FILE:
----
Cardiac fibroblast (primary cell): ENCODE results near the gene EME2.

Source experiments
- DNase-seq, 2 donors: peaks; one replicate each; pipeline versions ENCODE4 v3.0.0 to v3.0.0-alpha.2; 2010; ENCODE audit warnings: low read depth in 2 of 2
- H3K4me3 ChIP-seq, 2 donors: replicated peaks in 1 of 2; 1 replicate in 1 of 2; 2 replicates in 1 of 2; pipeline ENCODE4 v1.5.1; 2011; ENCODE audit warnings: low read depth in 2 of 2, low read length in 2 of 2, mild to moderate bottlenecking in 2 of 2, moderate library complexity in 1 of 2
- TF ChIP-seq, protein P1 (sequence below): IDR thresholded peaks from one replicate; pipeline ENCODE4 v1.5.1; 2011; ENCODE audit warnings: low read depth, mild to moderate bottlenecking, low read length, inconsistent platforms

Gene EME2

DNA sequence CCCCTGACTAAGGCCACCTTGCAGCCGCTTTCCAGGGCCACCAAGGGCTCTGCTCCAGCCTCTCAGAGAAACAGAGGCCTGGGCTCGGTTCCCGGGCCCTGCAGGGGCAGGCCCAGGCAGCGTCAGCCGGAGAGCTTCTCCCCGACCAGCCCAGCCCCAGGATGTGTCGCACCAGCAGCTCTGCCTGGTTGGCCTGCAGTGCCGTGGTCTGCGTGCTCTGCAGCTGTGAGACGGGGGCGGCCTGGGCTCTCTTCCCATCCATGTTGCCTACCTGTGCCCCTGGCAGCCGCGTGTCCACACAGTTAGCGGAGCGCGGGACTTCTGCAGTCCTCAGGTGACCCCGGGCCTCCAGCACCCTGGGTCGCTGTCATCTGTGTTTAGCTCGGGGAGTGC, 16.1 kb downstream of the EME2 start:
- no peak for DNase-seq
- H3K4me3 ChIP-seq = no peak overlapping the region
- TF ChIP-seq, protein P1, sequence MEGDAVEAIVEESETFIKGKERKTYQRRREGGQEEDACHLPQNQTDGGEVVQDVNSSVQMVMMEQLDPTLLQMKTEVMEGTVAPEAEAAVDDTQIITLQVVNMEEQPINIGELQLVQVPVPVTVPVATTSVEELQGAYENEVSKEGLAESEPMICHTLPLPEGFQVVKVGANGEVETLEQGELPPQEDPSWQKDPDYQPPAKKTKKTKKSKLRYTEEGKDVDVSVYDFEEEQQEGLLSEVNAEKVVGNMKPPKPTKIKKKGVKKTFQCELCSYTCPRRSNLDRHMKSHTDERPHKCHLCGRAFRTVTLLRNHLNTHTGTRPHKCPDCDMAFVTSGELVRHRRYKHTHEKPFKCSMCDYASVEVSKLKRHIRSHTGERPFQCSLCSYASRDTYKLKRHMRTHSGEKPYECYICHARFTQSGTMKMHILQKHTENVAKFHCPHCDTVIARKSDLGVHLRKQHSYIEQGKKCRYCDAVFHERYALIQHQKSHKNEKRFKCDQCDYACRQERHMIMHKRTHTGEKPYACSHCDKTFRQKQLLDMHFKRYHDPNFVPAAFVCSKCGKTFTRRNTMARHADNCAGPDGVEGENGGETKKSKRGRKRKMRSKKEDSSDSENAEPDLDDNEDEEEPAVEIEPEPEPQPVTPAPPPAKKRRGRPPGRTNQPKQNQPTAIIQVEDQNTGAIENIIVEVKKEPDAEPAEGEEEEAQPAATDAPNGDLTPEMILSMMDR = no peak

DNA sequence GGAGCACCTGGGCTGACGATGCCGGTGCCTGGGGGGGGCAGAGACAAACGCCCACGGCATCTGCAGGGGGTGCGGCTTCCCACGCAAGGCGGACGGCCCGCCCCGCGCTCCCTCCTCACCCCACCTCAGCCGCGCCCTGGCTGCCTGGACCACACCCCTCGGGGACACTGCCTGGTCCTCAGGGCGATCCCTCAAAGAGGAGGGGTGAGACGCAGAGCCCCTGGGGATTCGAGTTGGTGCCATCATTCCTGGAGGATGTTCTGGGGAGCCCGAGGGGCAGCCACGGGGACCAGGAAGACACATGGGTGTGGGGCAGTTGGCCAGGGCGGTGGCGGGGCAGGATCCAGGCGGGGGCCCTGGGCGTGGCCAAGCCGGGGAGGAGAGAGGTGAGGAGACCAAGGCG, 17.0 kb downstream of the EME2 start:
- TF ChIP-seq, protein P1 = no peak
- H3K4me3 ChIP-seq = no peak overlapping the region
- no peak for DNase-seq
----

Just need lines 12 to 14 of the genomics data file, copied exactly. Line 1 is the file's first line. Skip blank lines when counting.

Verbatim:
- TF ChIP-seq, protein P1 = no peak
- H3K4me3 ChIP-seq = no peak overlapping the region
- no peak for DNase-seq